How Inflation Is Affecting Money Market Funds

The stock market hasn’t provided much joy, bonds have been a source of considerable pain and inflation is troubling.

But at last there is a glimmer of good news for people who need a place to park their cash: Money market mutual funds are finally beginning to pay a little interest.

These funds are a convenient place for both individual investors and big institutions to keep money temporarily. Their yields have been very low for years, and since the crisis of March 2020 they had hovered near zero, paying investors virtually nothing.

But now that the Federal Reserve has begun to increase the short-term interest rates it controls directly, money market fund yields that are available to consumers have also started to rise — and they will continue their climb as long as the Fed continues to increase short-term rates.

“You can expect money market rates to keep rising for a while,” said Doug Spratley, who heads the cash management team at T. Rowe Price. “And they will be rising fairly rapidly.”

Don’t get too excited just yet. This isn’t a return to the early 1980s, when money market rates soared above 15 percent, along with the rate of inflation. The yield on the average big money market fund is still only about 0.6 percent, said Peter G. Crane, the president of Crane Data of Westborough, Mass., which monitors money market funds.

“Yields are moving in the right direction,” Mr. Crane said. “But that’s still not much, especially when you factor in inflation.”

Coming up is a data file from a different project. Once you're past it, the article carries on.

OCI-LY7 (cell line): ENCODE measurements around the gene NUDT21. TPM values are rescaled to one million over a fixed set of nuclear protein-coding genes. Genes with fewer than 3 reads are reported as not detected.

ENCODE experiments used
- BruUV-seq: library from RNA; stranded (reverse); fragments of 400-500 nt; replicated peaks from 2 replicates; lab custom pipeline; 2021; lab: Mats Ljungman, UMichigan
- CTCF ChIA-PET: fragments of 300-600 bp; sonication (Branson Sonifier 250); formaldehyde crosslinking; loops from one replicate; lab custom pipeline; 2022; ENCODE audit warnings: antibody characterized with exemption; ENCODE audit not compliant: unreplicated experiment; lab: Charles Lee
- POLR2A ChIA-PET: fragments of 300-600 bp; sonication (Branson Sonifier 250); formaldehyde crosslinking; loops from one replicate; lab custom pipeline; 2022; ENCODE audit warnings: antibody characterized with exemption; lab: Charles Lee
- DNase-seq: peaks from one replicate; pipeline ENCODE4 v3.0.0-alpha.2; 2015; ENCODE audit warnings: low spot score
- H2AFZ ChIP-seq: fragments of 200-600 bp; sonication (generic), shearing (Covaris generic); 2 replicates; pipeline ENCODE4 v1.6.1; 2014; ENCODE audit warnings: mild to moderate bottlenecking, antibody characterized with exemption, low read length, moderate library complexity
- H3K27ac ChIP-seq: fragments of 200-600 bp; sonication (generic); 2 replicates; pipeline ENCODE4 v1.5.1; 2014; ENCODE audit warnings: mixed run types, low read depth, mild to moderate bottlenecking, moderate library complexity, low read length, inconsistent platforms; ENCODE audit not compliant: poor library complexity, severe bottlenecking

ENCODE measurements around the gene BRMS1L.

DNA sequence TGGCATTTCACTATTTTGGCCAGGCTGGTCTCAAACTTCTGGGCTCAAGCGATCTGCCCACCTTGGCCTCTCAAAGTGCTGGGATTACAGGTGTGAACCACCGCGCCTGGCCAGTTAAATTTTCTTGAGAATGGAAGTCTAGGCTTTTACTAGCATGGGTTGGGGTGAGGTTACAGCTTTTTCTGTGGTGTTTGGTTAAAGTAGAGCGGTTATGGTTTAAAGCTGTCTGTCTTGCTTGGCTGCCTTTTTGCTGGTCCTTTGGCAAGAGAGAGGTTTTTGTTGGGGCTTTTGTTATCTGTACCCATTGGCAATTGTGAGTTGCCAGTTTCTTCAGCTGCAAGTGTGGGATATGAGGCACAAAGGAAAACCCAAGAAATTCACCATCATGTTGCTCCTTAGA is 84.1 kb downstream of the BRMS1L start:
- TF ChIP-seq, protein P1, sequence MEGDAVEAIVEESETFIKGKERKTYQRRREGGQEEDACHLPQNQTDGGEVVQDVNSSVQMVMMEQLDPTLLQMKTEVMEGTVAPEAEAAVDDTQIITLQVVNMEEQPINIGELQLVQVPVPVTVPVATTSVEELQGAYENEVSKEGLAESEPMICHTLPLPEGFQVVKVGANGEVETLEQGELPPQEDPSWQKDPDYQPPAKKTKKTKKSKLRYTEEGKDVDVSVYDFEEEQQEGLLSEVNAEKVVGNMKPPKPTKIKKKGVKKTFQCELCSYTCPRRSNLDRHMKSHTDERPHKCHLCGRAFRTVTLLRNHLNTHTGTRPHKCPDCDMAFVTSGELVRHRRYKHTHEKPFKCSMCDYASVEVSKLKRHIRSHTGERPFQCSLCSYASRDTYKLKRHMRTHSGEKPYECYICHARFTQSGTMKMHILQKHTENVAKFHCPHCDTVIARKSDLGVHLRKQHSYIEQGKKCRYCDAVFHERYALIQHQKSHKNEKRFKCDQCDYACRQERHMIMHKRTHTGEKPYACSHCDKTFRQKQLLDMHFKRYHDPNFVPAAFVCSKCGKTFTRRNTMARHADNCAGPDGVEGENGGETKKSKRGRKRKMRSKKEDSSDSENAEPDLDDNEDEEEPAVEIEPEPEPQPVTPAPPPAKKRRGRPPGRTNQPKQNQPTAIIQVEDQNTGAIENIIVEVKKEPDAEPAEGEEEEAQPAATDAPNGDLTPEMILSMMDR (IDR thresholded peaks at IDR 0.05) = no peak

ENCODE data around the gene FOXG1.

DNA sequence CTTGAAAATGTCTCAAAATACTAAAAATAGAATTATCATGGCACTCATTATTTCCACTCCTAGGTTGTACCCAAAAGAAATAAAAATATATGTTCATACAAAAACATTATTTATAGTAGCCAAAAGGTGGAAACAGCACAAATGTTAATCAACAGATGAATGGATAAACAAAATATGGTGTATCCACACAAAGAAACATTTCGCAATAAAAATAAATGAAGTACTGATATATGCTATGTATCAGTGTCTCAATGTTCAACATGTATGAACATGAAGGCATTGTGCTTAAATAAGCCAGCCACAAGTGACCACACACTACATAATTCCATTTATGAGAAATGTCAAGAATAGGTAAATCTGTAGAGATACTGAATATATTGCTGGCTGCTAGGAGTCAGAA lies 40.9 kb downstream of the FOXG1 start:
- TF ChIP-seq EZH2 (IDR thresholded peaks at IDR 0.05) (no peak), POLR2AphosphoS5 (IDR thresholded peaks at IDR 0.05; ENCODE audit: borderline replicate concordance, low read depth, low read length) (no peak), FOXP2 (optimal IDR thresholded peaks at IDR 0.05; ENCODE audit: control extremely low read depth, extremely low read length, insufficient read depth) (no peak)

The latest Consumer Price Index numbers released on Friday showed inflation running at an 8.6 percent annual rate in May, creating an enormous gap between inflation and money market yields. That’s not good for your personal wealth, to say the least. To the contrary, it indicates that your real rate of return, adjusted for inflation, is deeply negative. In other words, the longer you keep your spare cash in a money market fund, the less purchasing power you will have.

Money market yields won’t stay where they are for very long. On Wednesday, the Federal Reserve is expected to raise rates again, and money market rates should follow, with a lag of about one month.

How this happens is a little complicated, so bear with me for a quick dive into the financial plumbing.

What will get most of the attention on Thursday is that the Fed will raise the benchmark federal funds rate, probably by 0.5 percentage points, to a range of 1.25 to 1.50 percent. In July, that is expected to happen again, with more increases to come. Traders are betting that the federal funds rate will go above 3 percent in 2023.

But the Fed has been raising other interest rates as well, including one with a dismal name: the reverse repurchase agreement, a.k.a. the reverse repo rate.

That rate stands at 0.80 percent but was close to the zero bound for months. Money market mutual funds receive that rate for funds held by the Fed overnight, so it functions as a rough floor on yields.

At the moment, short-term Treasury bills, with yields in the 0.85 to 1.05 percent range, provide a practical ceiling, especially for funds that hold government securities.

As I wrote when interest rates fell to nearly zero in 2020, the operating expenses of money market funds exceeded the income they brought in. That meant, theoretically, that the funds could have resorted to paying negative yields to make money, which would have resulted in fund investors paying for the privilege of parking their cash in a money market fund. Negative rates didn’t happen in the United States. Fund companies granted expense waivers — effectively, subsidies — to keep the funds in business.

The rise in short-term interest rates has alleviated that particular crisis. Where money market fund rates go from here depends on the arc of inflation and on the Federal Reserve’s response to it.

As a practical matter, in the current unsettled markets, many people need good places to keep their short-term cash. In the past, I noted that several options — like bank accounts and Treasury bills — seemed reasonable. Now I would add money market funds to that list, with some qualifications.